Technical details on how to meet these minimum health and safety requirements are left to the following three groups: 1) Manufacturers who self-certify products by meeting the requirements of the applicable directives, in some cases by using appropriate European standards; 2) the three regional European standards organizations (CEN, CENELEC and ETSI), which now make Europe-wide standards covering product sectors falling under the New Approach Directives; and, 3) government-appointed product certification bodies (called notified bodies), which provide testing and product approvals.

Under the New Approach, the European Commission gives mandates to the standards organizations to develop technical standards that meet the essential health and safety requirements of CE Mark directives. The New Approach Directives are designed to facilitate product certification, to maintain a high level of consumer and workplace safety, and to expand intra-European trade.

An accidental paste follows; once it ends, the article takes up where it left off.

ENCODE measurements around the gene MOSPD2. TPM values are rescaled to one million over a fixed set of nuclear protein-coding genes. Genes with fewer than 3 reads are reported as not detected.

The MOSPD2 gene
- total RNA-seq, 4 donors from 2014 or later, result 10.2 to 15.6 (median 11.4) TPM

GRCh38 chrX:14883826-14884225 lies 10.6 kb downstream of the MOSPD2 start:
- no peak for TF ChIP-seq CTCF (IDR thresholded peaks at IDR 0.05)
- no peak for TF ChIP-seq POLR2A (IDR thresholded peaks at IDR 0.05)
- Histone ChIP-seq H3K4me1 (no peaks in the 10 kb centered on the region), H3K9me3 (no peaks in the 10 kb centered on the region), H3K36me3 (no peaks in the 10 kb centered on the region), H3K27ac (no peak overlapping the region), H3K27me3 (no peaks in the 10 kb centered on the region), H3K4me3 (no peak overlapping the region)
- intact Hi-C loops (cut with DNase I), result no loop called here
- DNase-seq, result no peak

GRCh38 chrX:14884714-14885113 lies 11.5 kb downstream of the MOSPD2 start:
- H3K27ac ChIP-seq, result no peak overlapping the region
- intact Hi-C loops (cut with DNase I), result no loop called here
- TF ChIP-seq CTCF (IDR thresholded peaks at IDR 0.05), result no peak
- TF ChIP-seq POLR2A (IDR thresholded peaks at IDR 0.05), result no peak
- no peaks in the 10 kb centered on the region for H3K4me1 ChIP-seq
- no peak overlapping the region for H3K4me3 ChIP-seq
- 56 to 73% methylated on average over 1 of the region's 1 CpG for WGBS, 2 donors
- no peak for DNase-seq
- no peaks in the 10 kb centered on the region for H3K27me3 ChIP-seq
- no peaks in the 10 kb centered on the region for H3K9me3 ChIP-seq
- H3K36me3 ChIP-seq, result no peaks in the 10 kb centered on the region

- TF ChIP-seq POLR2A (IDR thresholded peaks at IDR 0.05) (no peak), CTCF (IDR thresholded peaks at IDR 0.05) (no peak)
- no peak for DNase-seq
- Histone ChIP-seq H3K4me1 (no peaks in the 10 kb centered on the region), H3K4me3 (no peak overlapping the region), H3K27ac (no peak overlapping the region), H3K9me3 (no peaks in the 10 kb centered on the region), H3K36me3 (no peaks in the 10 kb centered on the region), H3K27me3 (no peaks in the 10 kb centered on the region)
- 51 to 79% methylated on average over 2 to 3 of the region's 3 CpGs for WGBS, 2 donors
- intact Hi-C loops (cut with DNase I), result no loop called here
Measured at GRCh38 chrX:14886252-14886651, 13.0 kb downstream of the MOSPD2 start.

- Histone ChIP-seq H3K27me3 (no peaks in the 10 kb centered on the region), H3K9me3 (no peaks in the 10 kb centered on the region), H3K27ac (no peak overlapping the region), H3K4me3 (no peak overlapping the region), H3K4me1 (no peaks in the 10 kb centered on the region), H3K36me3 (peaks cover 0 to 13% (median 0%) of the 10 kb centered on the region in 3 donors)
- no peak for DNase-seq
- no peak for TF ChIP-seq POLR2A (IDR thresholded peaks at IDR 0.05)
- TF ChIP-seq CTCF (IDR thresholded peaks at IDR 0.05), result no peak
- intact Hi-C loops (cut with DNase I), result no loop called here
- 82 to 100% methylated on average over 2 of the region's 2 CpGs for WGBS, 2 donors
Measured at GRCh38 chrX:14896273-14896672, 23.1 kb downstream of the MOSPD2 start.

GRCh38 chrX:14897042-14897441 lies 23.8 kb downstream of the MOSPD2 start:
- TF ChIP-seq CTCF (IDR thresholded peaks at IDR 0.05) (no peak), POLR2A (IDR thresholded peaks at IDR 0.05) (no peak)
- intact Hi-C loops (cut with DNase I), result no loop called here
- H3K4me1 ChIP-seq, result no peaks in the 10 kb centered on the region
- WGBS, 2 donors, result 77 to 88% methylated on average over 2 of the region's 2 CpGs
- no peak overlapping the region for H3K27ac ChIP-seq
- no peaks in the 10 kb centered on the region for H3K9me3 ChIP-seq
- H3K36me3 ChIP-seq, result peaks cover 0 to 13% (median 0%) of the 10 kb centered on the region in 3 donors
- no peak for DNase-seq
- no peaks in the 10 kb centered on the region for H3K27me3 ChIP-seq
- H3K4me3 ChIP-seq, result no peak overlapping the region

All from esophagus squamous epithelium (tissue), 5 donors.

Back to Top


The New Approach Directives are listed on the website: . There are New Approach Directives for electronic and electrical products, machinery, medical devices, radio and telecommunications terminal equipment, recreational craft, pressure equipment, equipment for use in potentially explosive atmospheres, personal protective equipment, toys, simple pressure vessels, and others. New Approach Directives indicate a product has met certain health and safety requirements. A company affixes the CE mark to its product once it has met the requirements of the applicable New Approach Directive(s). These directives came about as a way of eliminating trade barriers and facilitating the EU Single Internal Market.

Not all products fall under the New Approach Directives. There are essentially three levels of regulatory control:

Old Approach - The Old Approach Directives apply to the foodstuff, motor vehicle, chemical, cosmetic, and pharmaceutical sectors. These regulations have technical specifications written into the annexes.